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US bishops scrutinize girl scouts.

U.S. Catholic bishops are reviewing the church's long-standing ties to the Girl Scouts of the USA after complaints that some of that venerable organization's programs might contradict church teachings on contraception and abortion.

The inquiry by the Catholic bishops has been ongoing for two years and was prompted by reports, circulated on the Internet and by some social conservatives, that the Girl Scouts of the USA has ties to Planned Parenthood or, for example, endorses material on sexuality that the church would not approve.

Girl Scout leaders have denied the claims, but the bishops decided to continue their inquiry. In a March 28 letter to his fellow bishops, Bishop Kevin C. Rhoades, chairman of the Committee on Laity, Marriage, Family Life and Youth, wrote that "important questions still remain and need to be examined."

Rhoades, bishop of Fort Wayne-South Bend, Ind., praised "the good service that so many of our Catholic Girl Scout Troops have provided and continue to provide at the local level," but he asked bishops to pass along concerns and reports they have heard about the Girl Scouts of the USA, which marks its centenary this year.

For years, conservatives have said the Girl Scouts of the USA supports Planned Parenthood, and have also objected to its membership in the World Association of Girl Guides and Girl Scouts. That association, which has 145 member organizations, has advocated for emergency contraception for women in developing countries.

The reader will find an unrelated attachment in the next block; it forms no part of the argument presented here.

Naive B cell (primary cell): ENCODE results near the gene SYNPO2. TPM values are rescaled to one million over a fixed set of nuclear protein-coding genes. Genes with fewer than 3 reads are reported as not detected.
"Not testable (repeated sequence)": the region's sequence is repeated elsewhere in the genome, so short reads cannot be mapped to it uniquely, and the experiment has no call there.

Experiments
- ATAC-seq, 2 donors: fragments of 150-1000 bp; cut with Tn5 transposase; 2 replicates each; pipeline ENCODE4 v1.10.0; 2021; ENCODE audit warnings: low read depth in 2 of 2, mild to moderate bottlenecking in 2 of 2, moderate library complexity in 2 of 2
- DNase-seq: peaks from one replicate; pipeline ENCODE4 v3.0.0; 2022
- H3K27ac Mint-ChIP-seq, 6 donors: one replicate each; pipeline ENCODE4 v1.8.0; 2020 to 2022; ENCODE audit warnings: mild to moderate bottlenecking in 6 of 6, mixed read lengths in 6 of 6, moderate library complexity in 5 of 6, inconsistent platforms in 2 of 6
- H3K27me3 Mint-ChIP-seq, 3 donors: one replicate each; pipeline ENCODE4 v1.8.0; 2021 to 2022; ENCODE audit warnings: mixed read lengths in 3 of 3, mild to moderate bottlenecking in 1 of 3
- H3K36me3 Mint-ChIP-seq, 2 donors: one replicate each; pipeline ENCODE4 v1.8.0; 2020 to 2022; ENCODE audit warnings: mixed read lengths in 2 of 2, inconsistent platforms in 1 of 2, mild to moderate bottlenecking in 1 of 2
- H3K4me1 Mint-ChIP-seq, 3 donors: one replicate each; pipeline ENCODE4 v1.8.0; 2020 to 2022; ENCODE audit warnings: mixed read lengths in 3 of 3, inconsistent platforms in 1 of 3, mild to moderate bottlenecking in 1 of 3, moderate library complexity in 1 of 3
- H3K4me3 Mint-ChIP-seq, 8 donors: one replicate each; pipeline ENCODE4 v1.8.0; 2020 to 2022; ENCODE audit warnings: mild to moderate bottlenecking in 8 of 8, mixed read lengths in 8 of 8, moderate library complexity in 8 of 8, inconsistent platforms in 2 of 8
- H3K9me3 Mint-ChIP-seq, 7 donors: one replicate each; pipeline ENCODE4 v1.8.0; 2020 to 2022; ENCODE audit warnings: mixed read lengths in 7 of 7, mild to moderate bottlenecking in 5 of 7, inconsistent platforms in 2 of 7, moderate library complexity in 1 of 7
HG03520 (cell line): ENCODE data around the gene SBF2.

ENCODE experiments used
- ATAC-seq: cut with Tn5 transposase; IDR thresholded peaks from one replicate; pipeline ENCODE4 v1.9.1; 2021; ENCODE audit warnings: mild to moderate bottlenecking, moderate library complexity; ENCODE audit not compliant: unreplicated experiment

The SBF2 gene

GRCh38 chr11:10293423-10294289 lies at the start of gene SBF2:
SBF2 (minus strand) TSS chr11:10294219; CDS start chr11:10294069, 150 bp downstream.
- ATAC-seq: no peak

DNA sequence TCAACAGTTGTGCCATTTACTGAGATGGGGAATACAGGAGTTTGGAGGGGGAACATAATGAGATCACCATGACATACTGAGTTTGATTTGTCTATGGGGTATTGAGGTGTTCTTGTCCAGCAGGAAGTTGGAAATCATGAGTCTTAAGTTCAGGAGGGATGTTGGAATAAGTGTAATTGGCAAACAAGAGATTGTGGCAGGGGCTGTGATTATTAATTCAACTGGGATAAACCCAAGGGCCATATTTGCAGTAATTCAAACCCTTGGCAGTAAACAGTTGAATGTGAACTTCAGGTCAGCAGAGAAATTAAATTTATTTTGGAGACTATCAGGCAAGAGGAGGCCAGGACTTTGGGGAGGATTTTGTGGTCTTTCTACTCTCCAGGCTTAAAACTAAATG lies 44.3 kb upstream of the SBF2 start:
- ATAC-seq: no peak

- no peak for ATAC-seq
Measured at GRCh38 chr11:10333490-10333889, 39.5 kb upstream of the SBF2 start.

Last year, a Colorado troop prompted complaints when it accepted a 7-year-old transgender child who was born a boy but was being raised as a girl. Others are upset that the Girl Scouts have materials that provide links to groups like the Sierra Club, Doctors Without Borders and Oxfam, some of which support family planning and contraception.

Girl Scouts of the USA leaders say they have no partnership with Planned Parenthood and that the organization does not take positions on sexuality, birth control and abortion.

But some bishops and priests have complained about the organization or banned Girls Scouts from church property. About 500,000 of the 2.3 million Girl Scouts in the U.S. are Catholic.

Church officials involved with the investigation say the Girl Scouts have made some changes in their materials and both sides say they think some complaints are overblown and that the relationship will remain intact. Anna Maria Chavez, the Girl Scouts CEO since November, told Catholic News Service in late April that she and other Girl Scouts leaders have been meeting with church officials in Washington and around the country to resolve any concerns.

--David Gibson,

Religion News Service

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Author:Gibson, David
Publication:National Catholic Reporter
Geographic Code:1USA
Date:May 25, 2012
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